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Water Cooler: Finish off Black History Month with documentaries on Kanopy

UPDATED: Mon., Feb. 22, 2021

WC caption goes here here here here here here here here.  (Associated Press)
WC caption goes here here here here here here here here. (Associated Press)

With a few days left in Black History Month, there is still time to squeeze in more learning. Kanopy comes in handy once again, providing educational resources that are available to watch from home for free with a local library card. Visit to view the complete “Must-See Black History” collection, but here are a few of the highlights to begin with.

“Soul Food Junkies” – An exploration of the soul food tradition and its relationship to Black cultural identity and history. In addition to looking at this food through a cultural lens, this documentary also examines the role of socioeconomic conditions in Black communities and the broader economics of the food industry in shaping the evolution of this cuisine. The film gathers various perspectives on soul food and food industry through interviews with soul food cooks, activists, historians and doctors. Directed by Byron Hurt. 2012. 64 minutes.

“Black in Latin America” – This PBS series explores how the European colonization and the transatlantic slave trade influenced the culture and demographics of Latin America. The series includes four episodes: “Haiti & Dominican Republic – An Island Divided,” “Cuba – The Next Revolution,” “Brazil – A Racial Paradise,” and “Mexico & Peru – The Black Grandma in the Closet.” Directed by Diene Petterle, Ilana Trachtman and Ricardo Pollack. 2011. 214 minutes.

“Freedom Flyers of Tuskegee” – During World War II, more than 950 African American men were trained as fighter pilots at the Tuskegee Army Airfield. This was due to the reversal of a U.S. military policy that had forbade Black men and women from flying. By the end of the war, the Tuskegee Airmen were awarded 150 Distinguished Flying Crosses, 744 Air Medals and Clusters, numerous Legions of Merit, the Red Star of Yugoslavia and a Presidential Unit Citation. Directed by Dean Tapia. 2011. 49 minutes.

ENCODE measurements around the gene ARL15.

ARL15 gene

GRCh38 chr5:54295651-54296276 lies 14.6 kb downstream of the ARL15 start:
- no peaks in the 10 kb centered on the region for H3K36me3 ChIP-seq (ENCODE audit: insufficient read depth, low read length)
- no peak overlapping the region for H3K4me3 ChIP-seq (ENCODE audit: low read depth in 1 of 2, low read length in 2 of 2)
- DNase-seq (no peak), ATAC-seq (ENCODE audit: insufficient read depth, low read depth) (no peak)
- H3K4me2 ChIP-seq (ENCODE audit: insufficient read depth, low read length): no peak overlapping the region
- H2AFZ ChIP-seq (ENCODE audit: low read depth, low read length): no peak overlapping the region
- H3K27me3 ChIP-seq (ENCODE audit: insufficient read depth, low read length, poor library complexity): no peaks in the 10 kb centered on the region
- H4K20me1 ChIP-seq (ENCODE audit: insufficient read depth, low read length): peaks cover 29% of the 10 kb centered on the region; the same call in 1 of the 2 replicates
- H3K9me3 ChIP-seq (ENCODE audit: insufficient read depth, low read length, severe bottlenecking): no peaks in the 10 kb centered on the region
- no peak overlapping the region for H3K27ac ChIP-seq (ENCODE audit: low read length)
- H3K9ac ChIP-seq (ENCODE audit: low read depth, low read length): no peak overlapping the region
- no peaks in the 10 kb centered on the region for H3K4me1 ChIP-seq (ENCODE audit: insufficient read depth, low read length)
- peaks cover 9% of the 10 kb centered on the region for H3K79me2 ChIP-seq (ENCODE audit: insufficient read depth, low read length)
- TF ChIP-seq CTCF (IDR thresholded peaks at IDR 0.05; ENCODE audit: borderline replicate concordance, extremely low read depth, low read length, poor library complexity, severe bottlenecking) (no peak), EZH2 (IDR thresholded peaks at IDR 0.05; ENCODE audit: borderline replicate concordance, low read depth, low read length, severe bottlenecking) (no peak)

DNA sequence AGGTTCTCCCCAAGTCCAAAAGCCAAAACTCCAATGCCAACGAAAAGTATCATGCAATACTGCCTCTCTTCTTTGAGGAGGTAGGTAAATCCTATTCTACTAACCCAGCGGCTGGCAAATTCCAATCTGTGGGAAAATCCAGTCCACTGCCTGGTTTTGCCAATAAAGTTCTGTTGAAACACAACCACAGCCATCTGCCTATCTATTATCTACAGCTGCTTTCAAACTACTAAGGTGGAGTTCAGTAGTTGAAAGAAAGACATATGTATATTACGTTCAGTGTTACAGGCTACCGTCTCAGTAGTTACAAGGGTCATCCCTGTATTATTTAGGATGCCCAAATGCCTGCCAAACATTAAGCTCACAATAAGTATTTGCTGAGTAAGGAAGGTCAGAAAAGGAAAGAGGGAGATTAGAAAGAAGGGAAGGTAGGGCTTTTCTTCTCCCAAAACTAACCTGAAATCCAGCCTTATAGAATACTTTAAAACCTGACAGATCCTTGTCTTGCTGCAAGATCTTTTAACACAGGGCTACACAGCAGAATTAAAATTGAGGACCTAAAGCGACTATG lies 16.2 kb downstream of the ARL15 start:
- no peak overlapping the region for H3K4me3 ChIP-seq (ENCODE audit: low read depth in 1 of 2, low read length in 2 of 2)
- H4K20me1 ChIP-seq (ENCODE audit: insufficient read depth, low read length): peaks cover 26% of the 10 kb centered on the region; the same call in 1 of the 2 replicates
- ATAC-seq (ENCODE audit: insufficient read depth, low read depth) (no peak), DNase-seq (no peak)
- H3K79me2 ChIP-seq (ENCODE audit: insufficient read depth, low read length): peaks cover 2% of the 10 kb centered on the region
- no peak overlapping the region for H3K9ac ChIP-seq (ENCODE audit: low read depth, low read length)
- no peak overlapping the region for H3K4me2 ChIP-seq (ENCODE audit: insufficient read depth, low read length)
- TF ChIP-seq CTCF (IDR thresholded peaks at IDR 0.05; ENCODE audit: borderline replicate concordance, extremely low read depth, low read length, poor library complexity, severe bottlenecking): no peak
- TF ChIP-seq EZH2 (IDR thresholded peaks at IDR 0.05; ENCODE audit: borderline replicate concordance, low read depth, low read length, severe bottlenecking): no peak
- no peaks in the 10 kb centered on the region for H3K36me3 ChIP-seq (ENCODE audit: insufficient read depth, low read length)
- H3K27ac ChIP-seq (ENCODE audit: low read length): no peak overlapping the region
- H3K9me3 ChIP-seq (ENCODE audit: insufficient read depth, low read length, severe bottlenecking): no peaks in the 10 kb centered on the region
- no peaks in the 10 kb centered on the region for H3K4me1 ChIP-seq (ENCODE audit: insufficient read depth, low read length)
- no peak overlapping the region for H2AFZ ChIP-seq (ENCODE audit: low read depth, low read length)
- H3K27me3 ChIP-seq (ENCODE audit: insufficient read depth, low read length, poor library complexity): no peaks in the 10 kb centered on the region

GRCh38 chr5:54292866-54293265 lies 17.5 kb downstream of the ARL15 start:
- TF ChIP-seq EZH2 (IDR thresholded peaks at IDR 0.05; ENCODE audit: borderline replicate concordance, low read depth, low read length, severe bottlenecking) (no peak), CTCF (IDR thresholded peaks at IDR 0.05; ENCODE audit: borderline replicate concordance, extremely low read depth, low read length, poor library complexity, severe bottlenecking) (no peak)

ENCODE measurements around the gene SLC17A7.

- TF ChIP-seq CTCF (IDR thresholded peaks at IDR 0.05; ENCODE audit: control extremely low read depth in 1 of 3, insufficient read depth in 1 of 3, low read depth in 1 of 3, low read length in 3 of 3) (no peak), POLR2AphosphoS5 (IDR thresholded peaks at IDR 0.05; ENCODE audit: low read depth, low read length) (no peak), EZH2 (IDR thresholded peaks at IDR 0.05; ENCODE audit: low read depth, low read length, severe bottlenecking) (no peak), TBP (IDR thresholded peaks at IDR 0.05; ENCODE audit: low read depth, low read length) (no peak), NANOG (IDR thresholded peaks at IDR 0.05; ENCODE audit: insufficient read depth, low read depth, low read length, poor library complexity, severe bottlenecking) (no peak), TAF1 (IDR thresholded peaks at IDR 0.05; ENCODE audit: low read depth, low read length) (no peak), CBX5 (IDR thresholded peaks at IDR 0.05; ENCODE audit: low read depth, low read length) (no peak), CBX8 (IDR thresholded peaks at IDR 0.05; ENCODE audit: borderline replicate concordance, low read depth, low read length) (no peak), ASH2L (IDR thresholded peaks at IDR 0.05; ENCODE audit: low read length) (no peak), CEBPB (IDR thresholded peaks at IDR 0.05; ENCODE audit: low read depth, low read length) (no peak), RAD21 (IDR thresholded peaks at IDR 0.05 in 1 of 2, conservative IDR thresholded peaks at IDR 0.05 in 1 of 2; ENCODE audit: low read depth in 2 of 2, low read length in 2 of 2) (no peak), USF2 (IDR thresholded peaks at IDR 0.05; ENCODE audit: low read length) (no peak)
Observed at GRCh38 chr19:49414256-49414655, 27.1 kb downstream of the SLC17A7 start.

“Tongues Untied” – This groundbreaking documentary was aimed at giving a voice to the communities of Black gay men, sharing their culture and perspectives of the world with a broader audience. Through poetry, music, performance and personal stories, this documentary highlights a community that had to confront racism as well as homophobia from the general population and within the Black community. The film was so controversial when it came out that it was denounced from the floor of Congress. Directed by Marlon Riggs. 1989. 55 minutes.

“Jazz” – This 10-part documentary celebrates one of the United States’ greatest original artforms. Through archival footage and contemporary interviews, the film explores the historical events and cultural exchanges that birthed a new form of music around the end of the 19th century and how it continues to evolve to this day. Narrated by Samuel L. Jackson and Keith David and featuring performances by legends like Louis Armstrong and Duke Ellington. Directed by Ken Burns. 2011. 1,066 minutes.

“Rejoice and Shout” – Explore 200 years of African-American Christian history to trace the evolution of gospel music and all the various styles of music it influenced. From spirituals and early hymns, to four-part harmony-based quartets and the integration of blues and swing, to the evolution of soul, hip-hop and rap, gospel serves as a connecting thread through Black history. Learn about gospel legends such as The Staple Singers, The Clara Ward Singers, The Dixie Hummingbirds, and Sister Rosetta Tharpe. Directed by Don McGlynn. 2011. 116 minutes.

“Ethnic Notions” – Trace the roots of racial stereotypes and learn how they have fueled prejudice against people of color through United States history. Through clips of films, cartoons, songs and minstrel shows as well as footage of advertisements, children’s rhymes and household artifacts and knick-knacks, learn how dehumanizing caricatures such as Mammies and Sambos permeated American culture. Directed by Marlon Riggs. 1987. 59 minutes.

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